I have been making progress on my Lights out game, coming up with new ideas, scaling back old ideas, putting some things to the side for latter, completely changing the user interface, and generally pulling my hair out at things that should “just work” seam to work on my machine and then just… don’t. So programming in a nutshell.
Now, what is that title about and how does it relate to my game?
Well for my game I have a section that generates random puzzles. As you can imagine this utilizes a random number generator, but it also uses a bunch of seed numbers (random between X and Y, target number, etc.) and I just recently realized a few mistakes I made when deciding these seed numbers. The most recent discovery was that for difficulty I was messing with entirely the wrong number and needed to change a different seed number to get the results I wanted, but more importantly I figured out that I was using the wrong scale of numbers. I had been using numbers in the 5-12 range and figured out I needed to use numbers in the 200-300 range. Why? Well lets get to one of the oldest design problems of Magic the Gathering to illustrate the problem.
In Magic both players start with 20 life, can generally generate one mana per turn of the game (dependent on deck and draw this can go way up or down but I digress), and start with 7 cards drawing one per turn by default. Those are the basic resources a player has to work with. In the first set of Magic they printed a card called Lightning Bolt, it cost one mana and dealt 3 damage to anything… and is widely considered one of the strongest direct damage cards in the game even 27 years latter with about 4 sets per year. Latter they printed the card Shock, It was exactly like Lightning Bolt except it dealt 2 damage instead. Shock is considered a mediocre card, useful sometimes but your not excited to play with it. So why the giant disparity between reactions with the difference of 1 damage? Well the designers have said the ideal one mana direct damage spell would deal 2.5 damage, but they can only deal with whole numbers so it is either 2 damage or 3 damage. But imagine a world where all damage and life numbers were doubled. suddenly Lightning Bolt deals 6, Shock deals 4, and a new card could deal the new ideal of 5 damage. But because the resources they have to work with were set in stone 27 years ago they can’t actually tweak any of those numbers. Starting to see how this loops back?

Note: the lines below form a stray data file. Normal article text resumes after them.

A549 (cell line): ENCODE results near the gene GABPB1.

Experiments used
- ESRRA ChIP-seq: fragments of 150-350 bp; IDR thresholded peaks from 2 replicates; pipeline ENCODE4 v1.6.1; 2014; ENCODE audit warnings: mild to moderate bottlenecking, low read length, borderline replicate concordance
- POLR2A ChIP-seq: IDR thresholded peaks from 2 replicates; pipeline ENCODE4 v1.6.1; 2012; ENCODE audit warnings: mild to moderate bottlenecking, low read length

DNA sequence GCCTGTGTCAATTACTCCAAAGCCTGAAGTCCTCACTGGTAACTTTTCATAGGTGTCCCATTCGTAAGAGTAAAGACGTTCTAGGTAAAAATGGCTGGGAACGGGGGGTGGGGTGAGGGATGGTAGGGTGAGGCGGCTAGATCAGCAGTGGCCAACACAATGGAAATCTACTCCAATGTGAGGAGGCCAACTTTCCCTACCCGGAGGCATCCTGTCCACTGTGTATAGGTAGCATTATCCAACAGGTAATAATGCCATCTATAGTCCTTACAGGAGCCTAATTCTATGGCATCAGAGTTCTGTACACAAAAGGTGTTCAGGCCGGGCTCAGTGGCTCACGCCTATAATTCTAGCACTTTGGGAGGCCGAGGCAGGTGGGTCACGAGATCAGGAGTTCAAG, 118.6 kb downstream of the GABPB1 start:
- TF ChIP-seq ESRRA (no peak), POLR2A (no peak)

By at first dealing with small numbers the number of changes I could make to the system was highly limited. But by dealing with giant numbers I can make much smaller changes for more precise control. Ironically Larger numbers allow for smaller changes.
This is a lesson I keep relearning, but as long as I don’t set things in stone and catch myself early enough I can afford to keep relearning it.